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Study Abroad in Bogota

The beating heart of an intriguing country, the towering skyscrapers of Bogota’s businesses contrast with its historic colonial architecture, enticing visitors with its diversity. Add to this some of the best food and nightlife in Latin America, and you surely won’t want to leave by the end of your programme.

Colombia in the past few years has more than recovered its reputation as a safe destination and tourism is booming. It’s an excellent place to choose to study Spanish, too, as the Colombian accent and pronunciation is easier to understand than many other South and Central American countries, particularly for first-time learners.

There are also tons of museums to explore: as with many capital cities, Bogota holds the key to Colombia’s culture, in the form of its Gold museum, the Botero museum, and the Colombian national museum. There’s certainly a lot to be gained from studying in Colombia’s capital.


Studying in Colombia will teach you much more than just what you learn inside the classroom. It’s a whole different culture, another language spoken in the streets, and a rich Latin American lifestyle to get used to.

Learn Spanish to immerse yourself in Bogota culture

One of the key ways to immerse yourself in Colombian culture is by learning the Spanish language, which will help you to get under the skin of life in Colombia and give you a new skill that will be both professionally useful and personally enriching.

There is support if you need it

Seeing as Colombia’s culture is quite different from the typical Western lifestyle, it’s understandable when students feel a little overwhelmed by it all. Culture shock is totally normal, and it will pass, but it’s useful to have a basic framework for dealing with these difficulties.

Some organizations have a dedicated member of staff focusing on student life, while many others have the advantage of simply having a cohort of students all going through the same experience at the same time. Having others to talk to about how you’re feeling is useful when going through culture shock.

Bogota’s leisure activities have something for anyone

Bogota is a late-night kind of place. Whether it’s eating, drinking, or dancing salsa, you’ll find the streets alive until the early hours of the morning. Salsa is a huge part of the culture, and you’ll find it in almost any club you visit.

And of course, coffee is an integral element of Colombian life, despite much of the best stuff being shipped off for international export. A cup of tinto and a leisurely chat in the square is a favorite pastime for many Colombians. You can easily spot the locals dotted around across the benches of almost any open park or crowding the street-side tables of cafes.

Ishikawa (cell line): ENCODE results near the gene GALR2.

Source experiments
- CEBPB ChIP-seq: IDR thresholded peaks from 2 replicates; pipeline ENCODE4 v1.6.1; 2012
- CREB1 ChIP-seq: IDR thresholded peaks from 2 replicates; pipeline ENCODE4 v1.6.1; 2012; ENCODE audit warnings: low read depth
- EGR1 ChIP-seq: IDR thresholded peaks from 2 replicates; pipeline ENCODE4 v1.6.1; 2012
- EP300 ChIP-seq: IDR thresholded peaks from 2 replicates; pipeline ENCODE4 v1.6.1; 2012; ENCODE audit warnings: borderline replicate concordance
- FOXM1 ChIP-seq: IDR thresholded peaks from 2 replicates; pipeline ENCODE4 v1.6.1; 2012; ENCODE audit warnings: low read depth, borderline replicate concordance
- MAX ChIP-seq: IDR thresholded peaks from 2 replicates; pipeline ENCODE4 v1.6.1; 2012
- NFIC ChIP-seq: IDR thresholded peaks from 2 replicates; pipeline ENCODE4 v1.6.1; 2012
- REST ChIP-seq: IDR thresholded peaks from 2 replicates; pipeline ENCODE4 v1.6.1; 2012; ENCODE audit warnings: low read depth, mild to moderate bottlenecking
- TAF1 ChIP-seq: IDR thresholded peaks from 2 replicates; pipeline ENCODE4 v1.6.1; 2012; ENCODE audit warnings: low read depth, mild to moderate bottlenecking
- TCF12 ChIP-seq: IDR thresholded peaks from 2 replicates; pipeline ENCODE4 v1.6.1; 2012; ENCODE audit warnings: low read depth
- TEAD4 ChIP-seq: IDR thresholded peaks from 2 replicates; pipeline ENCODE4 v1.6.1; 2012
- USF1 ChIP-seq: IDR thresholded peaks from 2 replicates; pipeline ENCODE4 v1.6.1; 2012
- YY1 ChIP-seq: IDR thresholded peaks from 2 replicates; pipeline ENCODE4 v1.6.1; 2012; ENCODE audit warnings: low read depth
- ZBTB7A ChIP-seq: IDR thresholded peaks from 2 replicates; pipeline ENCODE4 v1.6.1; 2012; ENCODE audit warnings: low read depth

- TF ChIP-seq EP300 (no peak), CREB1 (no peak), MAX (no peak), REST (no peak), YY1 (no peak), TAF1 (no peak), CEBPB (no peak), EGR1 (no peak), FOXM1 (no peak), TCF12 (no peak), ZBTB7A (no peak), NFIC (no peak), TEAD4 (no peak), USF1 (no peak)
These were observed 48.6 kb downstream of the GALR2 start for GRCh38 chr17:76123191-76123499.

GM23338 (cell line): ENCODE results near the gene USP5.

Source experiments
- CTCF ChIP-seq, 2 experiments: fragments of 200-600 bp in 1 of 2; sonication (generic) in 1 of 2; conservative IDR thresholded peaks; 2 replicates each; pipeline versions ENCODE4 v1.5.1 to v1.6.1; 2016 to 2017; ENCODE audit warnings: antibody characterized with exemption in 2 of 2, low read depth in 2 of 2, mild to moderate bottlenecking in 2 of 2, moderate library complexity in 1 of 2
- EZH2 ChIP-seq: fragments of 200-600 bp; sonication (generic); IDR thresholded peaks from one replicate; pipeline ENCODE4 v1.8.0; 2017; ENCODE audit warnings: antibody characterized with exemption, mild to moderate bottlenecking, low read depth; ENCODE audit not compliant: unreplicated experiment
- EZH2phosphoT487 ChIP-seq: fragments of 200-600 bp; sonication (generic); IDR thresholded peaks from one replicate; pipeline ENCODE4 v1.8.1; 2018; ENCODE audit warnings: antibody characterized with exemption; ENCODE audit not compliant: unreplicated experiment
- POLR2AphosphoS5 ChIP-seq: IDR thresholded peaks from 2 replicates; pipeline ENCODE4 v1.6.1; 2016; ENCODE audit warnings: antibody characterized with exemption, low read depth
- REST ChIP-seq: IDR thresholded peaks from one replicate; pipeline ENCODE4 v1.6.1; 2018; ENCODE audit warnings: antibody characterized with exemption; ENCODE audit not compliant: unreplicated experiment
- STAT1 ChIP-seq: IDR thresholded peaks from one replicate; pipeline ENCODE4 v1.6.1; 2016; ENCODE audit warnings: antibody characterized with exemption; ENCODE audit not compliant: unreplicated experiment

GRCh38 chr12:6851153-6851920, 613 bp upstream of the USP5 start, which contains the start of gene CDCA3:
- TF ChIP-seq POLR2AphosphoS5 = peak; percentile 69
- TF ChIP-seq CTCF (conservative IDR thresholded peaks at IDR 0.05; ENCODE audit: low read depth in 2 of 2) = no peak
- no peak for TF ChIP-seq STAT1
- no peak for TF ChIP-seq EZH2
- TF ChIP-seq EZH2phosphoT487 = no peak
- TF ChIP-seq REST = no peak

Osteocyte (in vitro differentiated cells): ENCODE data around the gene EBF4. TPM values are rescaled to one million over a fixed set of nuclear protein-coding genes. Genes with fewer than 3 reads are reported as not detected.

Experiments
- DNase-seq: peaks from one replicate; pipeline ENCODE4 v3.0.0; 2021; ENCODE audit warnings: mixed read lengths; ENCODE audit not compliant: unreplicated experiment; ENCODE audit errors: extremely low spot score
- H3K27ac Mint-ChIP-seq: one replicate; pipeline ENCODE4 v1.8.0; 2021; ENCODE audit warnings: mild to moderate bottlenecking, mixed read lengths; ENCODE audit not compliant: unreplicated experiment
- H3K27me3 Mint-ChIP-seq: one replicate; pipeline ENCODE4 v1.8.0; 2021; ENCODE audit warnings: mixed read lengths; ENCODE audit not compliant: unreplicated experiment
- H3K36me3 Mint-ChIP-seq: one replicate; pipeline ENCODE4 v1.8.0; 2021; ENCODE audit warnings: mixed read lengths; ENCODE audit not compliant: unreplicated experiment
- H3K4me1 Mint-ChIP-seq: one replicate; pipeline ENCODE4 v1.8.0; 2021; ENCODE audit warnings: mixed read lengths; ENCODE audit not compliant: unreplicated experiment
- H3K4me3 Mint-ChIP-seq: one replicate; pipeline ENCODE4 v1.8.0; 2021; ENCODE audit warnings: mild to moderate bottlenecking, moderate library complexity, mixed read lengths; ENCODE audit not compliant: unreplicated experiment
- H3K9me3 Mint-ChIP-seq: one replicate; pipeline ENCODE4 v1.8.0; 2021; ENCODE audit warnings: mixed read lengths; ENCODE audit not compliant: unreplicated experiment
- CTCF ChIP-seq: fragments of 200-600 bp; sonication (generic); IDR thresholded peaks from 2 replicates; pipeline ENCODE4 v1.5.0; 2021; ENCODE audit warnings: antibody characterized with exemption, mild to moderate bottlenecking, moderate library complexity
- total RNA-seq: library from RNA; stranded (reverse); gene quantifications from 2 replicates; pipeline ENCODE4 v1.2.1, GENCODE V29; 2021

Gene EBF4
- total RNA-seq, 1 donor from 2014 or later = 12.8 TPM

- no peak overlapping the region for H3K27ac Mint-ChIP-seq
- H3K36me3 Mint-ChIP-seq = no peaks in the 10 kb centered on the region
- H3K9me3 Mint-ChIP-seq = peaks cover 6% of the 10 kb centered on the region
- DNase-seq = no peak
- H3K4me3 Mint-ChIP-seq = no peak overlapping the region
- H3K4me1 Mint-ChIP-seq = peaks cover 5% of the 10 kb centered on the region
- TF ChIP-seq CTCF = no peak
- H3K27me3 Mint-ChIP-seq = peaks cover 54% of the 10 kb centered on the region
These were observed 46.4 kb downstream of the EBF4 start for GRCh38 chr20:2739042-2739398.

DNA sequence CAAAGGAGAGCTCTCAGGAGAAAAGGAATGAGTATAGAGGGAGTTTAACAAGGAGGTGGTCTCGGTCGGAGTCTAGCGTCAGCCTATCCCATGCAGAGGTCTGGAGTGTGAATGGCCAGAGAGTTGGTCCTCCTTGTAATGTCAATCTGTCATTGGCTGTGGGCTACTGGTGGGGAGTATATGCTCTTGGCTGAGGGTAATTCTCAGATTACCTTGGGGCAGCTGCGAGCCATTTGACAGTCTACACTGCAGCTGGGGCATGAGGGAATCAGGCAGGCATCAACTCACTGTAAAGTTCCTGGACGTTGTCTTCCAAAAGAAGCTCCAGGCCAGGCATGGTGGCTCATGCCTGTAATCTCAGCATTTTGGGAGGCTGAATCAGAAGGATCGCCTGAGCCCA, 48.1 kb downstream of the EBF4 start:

Interaction with other international students

The country is steadily seeing an increase in international students from all over the world. Bogota regularly hosts a number of international students, who come here for learning Spanish, doing internships, attending semester exchange and volunteering programs.

The government and the universities are actively making efforts and taking steps to put Colombia on the forefront in the field of academics. Universities in Bogota have alliances with international institutions that bring in students from multiple countries around the world.

Meeting students from different backgrounds and cultures makes the experience of an international student even more enriching. You get to meet people with a lot of varied interests. Studying here provides a medium to interact and learn about a variety of cultures and languages as well.


The weather may not be what you imagined.

It’s cold in Bogota. You would be forgiven for thinking that moving to South America would mean sun and heat, especially since Bogotá lies just 319 miles from the equator. However, because it’s a mountain city, the climate in Bogotá stays generally cool with average temperatures staying around 14 degrees Celsius year round.  This means it is essentially autumnal weather all year round. For you, this means wearing sweaters, scarves, and boots all year.

It will rain every day. If you decide to study abroad in Bogota, make sure to throw your rain poncho over whatever you’re wearing and put a travel umbrella in your bag. Because you can never know when the rain will start, but it will start. Living in Bogotá means always being prepared for the weather to change, and not being surprised when it’s sunny and raining at the same time. Don’t be discouraged though, it will usually only last 10-15 minutes and is usually never more than a sprinkle. Not quite enough to really seek shelter, just enough to be annoying.

SEE ALSO: Study Abroad in Sao Paulo

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